Persistent heartburn symptoms can be a sign of a more serious medical condition, such as severe inflammation of the esophagus or cancer of the stomach or esophagus.

Heartburn is more serious when it occurs with abdominal pain or bleeding.

Heartburn in children

Almost all babies spit up, especially newborns. Spitting up decreases when the muscles of the esophagus, which is the muscular tube that connects the throat to the stomach, become more coordinated. This process can take as little as 6 months or as long as 1 year. Spitting up is not the same thing as vomiting. Vomiting is forceful and repeated. Spitting up may seem forceful but usually occurs shortly after feeding, is effortless, and causes no discomfort.

Children who vomit frequently after eating during the first 2 years of life have increased chances of having heartburn and reflux problems, such as GERD, later in life. Children with reflux problems also have increased chances of other problems, such as sinusitis, laryngitis, asthma, pneumonia, and dental problems. For more information, see the topic Nausea and Vomiting, Age 11 and Younger.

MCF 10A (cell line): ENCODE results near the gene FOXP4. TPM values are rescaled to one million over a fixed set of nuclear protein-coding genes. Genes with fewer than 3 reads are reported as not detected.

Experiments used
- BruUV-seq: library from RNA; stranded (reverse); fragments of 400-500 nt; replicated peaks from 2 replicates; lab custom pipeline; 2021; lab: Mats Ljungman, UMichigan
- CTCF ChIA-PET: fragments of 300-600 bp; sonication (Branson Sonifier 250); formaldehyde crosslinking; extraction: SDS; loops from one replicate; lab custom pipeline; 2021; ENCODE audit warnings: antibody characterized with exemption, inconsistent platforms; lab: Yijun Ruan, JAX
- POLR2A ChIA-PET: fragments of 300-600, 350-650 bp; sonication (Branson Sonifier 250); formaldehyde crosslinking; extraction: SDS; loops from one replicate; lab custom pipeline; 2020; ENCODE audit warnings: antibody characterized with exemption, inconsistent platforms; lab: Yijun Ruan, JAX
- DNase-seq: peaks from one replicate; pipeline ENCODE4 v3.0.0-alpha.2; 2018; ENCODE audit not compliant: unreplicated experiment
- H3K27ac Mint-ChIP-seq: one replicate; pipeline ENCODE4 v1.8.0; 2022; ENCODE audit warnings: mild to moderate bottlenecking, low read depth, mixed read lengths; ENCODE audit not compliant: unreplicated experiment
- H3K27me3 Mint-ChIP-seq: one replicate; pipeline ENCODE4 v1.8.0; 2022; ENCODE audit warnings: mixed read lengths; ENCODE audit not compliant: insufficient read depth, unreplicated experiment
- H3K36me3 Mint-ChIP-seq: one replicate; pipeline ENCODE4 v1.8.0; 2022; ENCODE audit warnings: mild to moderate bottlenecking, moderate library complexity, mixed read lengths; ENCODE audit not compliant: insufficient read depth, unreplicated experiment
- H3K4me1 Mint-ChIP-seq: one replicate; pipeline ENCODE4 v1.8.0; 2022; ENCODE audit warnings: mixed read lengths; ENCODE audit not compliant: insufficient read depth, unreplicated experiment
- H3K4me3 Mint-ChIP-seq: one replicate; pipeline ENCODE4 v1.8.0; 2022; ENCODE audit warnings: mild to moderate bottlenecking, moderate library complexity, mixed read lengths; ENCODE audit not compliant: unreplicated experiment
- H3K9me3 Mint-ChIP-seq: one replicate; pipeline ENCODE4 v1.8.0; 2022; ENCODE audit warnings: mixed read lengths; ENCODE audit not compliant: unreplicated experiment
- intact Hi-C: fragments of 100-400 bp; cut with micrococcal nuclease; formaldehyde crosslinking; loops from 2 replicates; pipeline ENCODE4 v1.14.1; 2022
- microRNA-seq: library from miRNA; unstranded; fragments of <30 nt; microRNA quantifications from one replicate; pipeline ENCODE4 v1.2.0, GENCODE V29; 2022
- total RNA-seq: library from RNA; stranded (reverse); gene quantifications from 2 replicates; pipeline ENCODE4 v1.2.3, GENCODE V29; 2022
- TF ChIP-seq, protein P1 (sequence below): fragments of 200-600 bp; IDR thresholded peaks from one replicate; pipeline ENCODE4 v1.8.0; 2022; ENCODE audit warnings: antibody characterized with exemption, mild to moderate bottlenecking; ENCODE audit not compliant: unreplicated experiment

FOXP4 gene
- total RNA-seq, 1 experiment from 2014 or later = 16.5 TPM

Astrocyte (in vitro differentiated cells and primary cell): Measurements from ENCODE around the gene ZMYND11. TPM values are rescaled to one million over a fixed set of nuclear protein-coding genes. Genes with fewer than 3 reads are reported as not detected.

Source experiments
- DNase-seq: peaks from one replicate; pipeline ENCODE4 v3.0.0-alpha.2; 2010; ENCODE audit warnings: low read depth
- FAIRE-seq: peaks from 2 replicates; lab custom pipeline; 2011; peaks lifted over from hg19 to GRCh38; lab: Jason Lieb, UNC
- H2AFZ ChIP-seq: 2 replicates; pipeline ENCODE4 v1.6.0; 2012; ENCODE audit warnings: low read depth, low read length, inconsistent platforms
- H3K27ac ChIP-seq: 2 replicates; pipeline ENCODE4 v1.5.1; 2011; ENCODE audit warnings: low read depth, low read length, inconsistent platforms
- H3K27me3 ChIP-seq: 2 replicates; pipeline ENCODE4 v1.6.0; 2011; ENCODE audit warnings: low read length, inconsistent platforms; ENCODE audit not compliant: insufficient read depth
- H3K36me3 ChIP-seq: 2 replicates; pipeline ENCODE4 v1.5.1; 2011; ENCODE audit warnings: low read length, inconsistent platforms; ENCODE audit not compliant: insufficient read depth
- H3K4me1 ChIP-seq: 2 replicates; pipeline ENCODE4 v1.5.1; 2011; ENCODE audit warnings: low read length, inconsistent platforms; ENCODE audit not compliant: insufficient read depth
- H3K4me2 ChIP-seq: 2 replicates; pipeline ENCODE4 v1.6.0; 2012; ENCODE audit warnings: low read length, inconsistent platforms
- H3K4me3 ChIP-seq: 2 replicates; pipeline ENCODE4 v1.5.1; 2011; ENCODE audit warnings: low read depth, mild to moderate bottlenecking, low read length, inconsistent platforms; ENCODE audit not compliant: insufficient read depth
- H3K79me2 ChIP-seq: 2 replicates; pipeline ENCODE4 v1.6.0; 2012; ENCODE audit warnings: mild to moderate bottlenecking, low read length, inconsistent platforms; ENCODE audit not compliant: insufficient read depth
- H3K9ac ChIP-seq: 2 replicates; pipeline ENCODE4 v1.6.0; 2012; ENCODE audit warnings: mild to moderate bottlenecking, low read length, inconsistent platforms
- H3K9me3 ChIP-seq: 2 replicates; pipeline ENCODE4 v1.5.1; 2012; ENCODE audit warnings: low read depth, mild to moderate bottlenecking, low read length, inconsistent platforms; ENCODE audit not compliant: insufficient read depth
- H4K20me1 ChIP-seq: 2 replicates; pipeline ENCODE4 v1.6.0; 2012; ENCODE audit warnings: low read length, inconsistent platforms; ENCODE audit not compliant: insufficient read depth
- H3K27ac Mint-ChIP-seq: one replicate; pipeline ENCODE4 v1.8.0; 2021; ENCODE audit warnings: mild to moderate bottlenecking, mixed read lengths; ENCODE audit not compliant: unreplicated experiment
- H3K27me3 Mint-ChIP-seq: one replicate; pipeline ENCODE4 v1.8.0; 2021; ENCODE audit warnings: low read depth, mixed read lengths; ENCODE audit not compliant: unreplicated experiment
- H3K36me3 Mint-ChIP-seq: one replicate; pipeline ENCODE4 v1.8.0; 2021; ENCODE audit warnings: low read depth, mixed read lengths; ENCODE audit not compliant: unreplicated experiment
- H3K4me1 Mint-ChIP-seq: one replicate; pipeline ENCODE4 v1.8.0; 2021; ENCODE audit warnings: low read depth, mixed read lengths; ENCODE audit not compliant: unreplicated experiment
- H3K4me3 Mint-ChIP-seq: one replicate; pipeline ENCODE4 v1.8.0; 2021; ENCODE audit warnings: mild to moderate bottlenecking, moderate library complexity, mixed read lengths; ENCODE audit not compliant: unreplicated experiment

Treatment

The treatment of heartburn depends on how severe your heartburn is and what other symptoms you have. Home treatment measures and medicines that you can buy without a prescription usually will relieve mild to moderate heartburn. It is important to see your doctor if heartburn occurs frequently and home treatment does not relieve your symptoms.

Check your symptoms to decide if and when you should see a doctor.

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  GERD: Controlling Heartburn by Changing Your Habits

Check Your Symptoms

Do you have heartburn?
This is a feeling of burning, warmth, heat, or pain just behind your breastbone. It is sometimes called indigestion, acid reflux, or sour stomach.